Poems (Coates 1916)/Volume I/Beatrice Before Death

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For other versions of this work, see Beatrice before Death.


On rereading Shelley's "Cenci"

THE day, from slumber waking, dawns most fair.
O Helios!—thou that abhorrest night,
Canst thou look down with radiance so bright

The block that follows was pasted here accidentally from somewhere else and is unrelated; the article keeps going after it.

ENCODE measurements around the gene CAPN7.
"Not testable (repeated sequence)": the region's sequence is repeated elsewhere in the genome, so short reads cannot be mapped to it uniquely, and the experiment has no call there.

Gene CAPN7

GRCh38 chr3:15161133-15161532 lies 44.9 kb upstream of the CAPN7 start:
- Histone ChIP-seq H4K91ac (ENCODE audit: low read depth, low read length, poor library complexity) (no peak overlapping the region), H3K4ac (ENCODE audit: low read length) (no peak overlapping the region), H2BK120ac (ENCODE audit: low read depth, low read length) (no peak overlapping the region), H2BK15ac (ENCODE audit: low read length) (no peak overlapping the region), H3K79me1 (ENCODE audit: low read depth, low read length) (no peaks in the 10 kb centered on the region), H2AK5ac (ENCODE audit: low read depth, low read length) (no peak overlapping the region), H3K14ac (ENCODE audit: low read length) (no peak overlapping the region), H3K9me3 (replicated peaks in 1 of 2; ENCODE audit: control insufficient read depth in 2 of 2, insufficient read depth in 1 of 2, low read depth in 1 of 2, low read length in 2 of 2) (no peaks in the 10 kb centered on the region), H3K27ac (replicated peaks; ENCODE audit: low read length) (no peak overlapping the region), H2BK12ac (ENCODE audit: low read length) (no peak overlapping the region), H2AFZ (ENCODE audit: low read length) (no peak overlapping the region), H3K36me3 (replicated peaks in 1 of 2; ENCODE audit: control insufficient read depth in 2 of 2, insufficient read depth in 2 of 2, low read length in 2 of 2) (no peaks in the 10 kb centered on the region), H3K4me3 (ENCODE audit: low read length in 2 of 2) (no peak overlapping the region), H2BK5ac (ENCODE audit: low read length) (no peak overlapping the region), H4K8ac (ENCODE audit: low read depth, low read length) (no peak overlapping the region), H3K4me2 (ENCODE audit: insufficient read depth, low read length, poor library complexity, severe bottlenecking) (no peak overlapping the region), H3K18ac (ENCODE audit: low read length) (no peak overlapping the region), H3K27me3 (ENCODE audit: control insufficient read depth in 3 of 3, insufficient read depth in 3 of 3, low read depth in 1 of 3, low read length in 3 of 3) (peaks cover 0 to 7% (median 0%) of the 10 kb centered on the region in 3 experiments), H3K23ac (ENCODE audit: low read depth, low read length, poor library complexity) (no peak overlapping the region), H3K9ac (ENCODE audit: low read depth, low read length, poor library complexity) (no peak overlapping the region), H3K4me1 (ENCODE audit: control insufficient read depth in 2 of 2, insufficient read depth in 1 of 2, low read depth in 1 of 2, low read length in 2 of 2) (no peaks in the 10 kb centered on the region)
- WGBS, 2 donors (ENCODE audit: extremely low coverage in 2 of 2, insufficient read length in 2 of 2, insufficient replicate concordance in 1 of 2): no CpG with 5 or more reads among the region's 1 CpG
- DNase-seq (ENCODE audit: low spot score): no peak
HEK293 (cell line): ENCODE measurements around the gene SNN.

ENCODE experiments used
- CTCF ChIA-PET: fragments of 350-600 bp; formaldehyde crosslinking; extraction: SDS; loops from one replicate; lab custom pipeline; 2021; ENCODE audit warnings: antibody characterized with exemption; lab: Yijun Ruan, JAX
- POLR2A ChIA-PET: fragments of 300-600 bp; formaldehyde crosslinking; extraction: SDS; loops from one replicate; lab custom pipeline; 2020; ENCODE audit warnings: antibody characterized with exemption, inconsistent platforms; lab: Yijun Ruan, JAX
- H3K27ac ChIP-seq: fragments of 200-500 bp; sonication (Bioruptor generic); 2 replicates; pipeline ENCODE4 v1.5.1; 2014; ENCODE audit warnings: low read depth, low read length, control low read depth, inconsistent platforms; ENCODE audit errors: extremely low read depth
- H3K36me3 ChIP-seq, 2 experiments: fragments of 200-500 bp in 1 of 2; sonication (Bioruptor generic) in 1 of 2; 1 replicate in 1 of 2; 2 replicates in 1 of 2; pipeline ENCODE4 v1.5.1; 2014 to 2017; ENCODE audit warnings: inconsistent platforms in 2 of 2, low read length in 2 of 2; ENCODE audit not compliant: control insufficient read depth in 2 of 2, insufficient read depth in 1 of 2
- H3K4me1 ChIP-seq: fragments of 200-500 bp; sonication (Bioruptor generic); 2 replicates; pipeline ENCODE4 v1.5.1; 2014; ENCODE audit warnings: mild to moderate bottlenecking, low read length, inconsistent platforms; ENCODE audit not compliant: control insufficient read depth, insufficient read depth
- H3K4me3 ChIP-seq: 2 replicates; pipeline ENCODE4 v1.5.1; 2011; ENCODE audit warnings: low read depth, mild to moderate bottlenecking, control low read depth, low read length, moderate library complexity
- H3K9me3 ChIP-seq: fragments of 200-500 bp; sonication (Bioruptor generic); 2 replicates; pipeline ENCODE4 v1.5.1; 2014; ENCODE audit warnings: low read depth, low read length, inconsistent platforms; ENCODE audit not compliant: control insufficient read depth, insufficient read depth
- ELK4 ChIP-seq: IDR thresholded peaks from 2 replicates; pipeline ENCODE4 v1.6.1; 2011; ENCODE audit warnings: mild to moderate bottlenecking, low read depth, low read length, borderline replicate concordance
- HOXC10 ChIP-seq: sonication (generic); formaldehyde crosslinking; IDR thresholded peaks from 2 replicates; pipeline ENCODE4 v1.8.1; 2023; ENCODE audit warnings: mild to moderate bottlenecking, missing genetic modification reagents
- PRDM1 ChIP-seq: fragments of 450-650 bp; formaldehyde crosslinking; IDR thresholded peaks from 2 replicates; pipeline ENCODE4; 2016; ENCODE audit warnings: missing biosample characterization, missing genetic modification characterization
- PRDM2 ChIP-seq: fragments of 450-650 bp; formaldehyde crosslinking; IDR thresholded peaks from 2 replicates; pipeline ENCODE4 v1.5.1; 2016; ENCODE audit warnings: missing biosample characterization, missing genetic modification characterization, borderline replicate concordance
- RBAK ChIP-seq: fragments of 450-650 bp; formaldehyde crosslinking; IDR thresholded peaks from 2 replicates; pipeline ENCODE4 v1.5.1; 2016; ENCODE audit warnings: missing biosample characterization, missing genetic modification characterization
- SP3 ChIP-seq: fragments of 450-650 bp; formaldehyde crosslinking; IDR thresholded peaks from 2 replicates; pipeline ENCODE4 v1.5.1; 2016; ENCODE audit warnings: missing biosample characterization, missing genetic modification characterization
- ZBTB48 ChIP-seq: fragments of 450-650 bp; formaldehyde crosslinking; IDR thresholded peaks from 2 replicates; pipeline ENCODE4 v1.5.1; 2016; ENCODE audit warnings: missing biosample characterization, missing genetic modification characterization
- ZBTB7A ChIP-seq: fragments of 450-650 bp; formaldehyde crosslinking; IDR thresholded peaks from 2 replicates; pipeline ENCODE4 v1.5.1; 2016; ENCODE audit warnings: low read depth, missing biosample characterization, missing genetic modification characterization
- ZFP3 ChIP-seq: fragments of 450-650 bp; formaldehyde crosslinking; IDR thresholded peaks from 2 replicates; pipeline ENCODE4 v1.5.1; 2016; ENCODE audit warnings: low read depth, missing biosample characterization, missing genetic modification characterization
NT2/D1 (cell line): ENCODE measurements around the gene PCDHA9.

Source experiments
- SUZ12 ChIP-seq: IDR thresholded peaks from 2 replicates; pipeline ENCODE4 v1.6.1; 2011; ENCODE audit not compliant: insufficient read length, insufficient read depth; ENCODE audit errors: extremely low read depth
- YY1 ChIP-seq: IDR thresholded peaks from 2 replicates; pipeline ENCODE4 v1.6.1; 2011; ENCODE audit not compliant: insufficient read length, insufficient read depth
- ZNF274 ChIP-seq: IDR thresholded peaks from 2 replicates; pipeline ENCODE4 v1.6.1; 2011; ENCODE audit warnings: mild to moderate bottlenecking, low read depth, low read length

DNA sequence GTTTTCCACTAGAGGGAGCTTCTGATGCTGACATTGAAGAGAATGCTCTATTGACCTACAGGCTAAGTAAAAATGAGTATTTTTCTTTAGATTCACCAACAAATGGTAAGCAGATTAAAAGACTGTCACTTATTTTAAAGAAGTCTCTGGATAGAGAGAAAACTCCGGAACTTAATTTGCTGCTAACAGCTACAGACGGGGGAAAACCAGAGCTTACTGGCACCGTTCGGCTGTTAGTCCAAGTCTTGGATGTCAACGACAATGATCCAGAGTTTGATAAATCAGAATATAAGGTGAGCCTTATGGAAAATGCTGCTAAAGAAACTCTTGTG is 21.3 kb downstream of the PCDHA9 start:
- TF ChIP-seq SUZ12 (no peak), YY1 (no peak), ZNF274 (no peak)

Upon a world woe-darkened?—look, nor care
What torments 'neath thy glorious beams prepare
For mortals whom relentless furies blight?
Some young, perchance, who never knew delight,
Some innocent, who long life's joys to share?

Forgive, O Heaven, if life I still desire!
There is a thought can make stern Death my friend:
Let me remember what man was my sire—
I shall so long his part in me to fly,
That with impatience I shall wait my end,
And find it sweet, before I live, to die!